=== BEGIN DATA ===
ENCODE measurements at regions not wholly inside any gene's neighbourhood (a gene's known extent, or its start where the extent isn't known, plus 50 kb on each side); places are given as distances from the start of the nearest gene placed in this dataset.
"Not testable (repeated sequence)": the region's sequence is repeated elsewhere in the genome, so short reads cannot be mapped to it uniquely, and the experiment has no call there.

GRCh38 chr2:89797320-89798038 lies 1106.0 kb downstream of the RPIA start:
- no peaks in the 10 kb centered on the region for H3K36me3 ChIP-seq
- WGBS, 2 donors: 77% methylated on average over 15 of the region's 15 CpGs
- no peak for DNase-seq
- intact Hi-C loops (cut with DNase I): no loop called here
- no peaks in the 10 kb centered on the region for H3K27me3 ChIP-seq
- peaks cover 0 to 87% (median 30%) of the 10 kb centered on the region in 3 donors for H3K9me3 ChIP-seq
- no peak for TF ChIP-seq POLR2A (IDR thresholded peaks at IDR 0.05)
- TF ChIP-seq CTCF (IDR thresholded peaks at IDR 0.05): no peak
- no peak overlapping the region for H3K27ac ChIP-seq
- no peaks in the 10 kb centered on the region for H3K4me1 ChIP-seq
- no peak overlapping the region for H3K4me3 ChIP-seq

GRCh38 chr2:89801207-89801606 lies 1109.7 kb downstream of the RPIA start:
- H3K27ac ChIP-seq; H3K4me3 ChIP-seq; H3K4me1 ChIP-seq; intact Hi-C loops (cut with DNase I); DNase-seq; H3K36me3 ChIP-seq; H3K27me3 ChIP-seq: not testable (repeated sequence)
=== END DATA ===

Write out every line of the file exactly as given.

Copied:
ENCODE measurements at regions not wholly inside any gene's neighbourhood (a gene's known extent, or its start where the extent isn't known, plus 50 kb on each side); places are given as distances from the start of the nearest gene placed in this dataset.
"Not testable (repeated sequence)": the region's sequence is repeated elsewhere in the genome, so short reads cannot be mapped to it uniquely, and the experiment has no call there.

GRCh38 chr2:89797320-89798038 lies 1106.0 kb downstream of the RPIA start:
- no peaks in the 10 kb centered on the region for H3K36me3 ChIP-seq
- WGBS, 2 donors: 77% methylated on average over 15 of the region's 15 CpGs
- no peak for DNase-seq
- intact Hi-C loops (cut with DNase I): no loop called here
- no peaks in the 10 kb centered on the region for H3K27me3 ChIP-seq
- peaks cover 0 to 87% (median 30%) of the 10 kb centered on the region in 3 donors for H3K9me3 ChIP-seq
- no peak for TF ChIP-seq POLR2A (IDR thresholded peaks at IDR 0.05)
- TF ChIP-seq CTCF (IDR thresholded peaks at IDR 0.05): no peak
- no peak overlapping the region for H3K27ac ChIP-seq
- no peaks in the 10 kb centered on the region for H3K4me1 ChIP-seq
- no peak overlapping the region for H3K4me3 ChIP-seq

GRCh38 chr2:89801207-89801606 lies 1109.7 kb downstream of the RPIA start:
- H3K27ac ChIP-seq; H3K4me3 ChIP-seq; H3K4me1 ChIP-seq; intact Hi-C loops (cut with DNase I); DNase-seq; H3K36me3 ChIP-seq; H3K27me3 ChIP-seq: not testable (repeated sequence)